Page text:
See, Lesson 1 above.  TechCrunch alleges that Fusion Garage and its founder “have shown a long-term pattern of deceit in their business dealings.”  Just a few days earlier he was saying how much he admired the founder and what good friends they were.  Perhaps TechCrunch is excused because Fusion Garage and its founder are in Singapore.  They claim that Singapore government control of embarrassing news made it difficult to find out about the founder’s past. Certainly, a company with TechCrunch’s reach in the tech world had other contacts in the Singapore business community. Moreover, TechCrunch now says it discovered the unsavory nature of the Fusion Garage founder last summer.  That would have been the time to quickly shorten the leash and to attempt to reduce the deal to writing. Frankly, the deal should already have been written, but this should have been a red flag to make an effort to clearly express the deal in writing.

I added the “and act accordingly” because I’ve had clients who actually did know negative information about business partners and investors and dealt with them anyway.  They almost always rue the day they did so.  When things blow up just like they should have known they would, they always say, “I knew better.”   It is amazing what you can discover on Google these days, especially in the U.S.

Lesson 4: The Best Time To Get The Deal In Writing Is When You’ve Got Leverage

Early on TechCrunch had all the power and leverage and Fusion Garage had none.  Fusion Garage probably still lacks leverage, but it doesn’t matter.  Fusion Garage has made its desperate move to grab the prize for itself at the last-minute.  Early on TechCrunch could have secured a written contract on favorable terms because Fusion Garage needed it more than it needed Fusion Garage.  Now that TechCrunch has paid expenses, widely publicized the CrunchPad, used its connections, and otherwise moved the project along, Fusion Garage no longer feels a need to share the project with TechCrunch and can make its move.  Often the greatest power a party has is the ability to walk away if the deal doesn’t suit them.  If the other party needs you, but you don’t need them that is when you have the greatest leverage.  Once the project is underway, you’ve already got a deal of some sort and its terms are inherently unclear.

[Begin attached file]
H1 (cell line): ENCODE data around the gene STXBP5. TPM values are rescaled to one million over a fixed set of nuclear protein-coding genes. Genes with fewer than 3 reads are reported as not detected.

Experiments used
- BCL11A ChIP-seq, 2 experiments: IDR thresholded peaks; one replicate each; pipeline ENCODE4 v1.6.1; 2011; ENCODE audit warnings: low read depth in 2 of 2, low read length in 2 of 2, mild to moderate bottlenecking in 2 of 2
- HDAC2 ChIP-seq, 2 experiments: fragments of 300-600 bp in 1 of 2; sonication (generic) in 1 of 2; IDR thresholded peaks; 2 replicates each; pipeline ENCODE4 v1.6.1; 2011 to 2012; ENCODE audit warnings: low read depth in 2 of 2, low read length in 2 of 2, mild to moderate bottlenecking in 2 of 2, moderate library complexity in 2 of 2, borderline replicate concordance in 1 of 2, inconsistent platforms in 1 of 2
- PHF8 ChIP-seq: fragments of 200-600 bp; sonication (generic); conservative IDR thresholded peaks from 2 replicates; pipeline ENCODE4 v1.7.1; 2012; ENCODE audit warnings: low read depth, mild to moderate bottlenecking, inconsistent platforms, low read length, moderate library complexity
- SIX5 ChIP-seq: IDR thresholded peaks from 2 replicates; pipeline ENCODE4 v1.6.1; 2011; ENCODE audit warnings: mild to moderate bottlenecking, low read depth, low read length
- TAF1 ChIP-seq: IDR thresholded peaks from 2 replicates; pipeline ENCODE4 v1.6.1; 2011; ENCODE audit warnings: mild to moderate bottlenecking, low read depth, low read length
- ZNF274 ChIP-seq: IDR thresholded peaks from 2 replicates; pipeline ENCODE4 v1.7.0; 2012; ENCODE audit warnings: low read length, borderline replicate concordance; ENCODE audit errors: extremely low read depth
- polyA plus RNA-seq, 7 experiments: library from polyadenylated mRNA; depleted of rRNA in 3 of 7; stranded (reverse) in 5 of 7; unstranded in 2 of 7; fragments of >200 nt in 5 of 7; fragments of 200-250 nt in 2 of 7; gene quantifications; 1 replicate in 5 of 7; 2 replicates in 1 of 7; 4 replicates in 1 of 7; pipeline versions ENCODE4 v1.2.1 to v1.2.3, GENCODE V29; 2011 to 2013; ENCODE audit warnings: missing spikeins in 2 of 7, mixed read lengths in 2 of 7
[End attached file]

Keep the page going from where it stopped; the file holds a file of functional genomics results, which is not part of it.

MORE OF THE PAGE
Lesson 5: You May Have A Partnership Whether You Intend One Or Not

A partnership is one business relationship that requires no intent or effort to create.  When two or more persons or companies enter into a joint venture together, they have a partnership relation whether they intend one or not.  That means that without a written contract to define the relationship, rights, responsibilities, and obligations of the parties, the body of law concerning partnerships will apply.  That can be messy.

Lesson 6: Be Very Careful About Trying Your Case On The Internet Or Any Public Forum

Already Arrington is locking himself into positions and making contradictory statements by trying his case on TechCrunch.  Obviously, I’m not privy to all the emails and other information and I’m not interested in reviewing them all.  However, I know from experience that with every additional word he posts that Arrington is getting locked in to positions, probably without the benefit of a careful review of what has been said before.  Even a cursory review from one post to the next shows contradictory statements.  On the one hand, the Fusion Garage founder “was the kind of young, determined entrepreneur that I admire. I thought we’d be friends for the rest of our lives.” On the other hand, Arrington says in the next post that he’d learned last summer that the founder is “not a good guy” and deceitful.  Huh? If  Arrington learned last summer that the Fusion Garage founder  wasn’t a good guy and had previous bad business dealings, then how could he have just written what an admirable guy and friend for life he was?  A skillful lawyer can do some damage with such contradictions.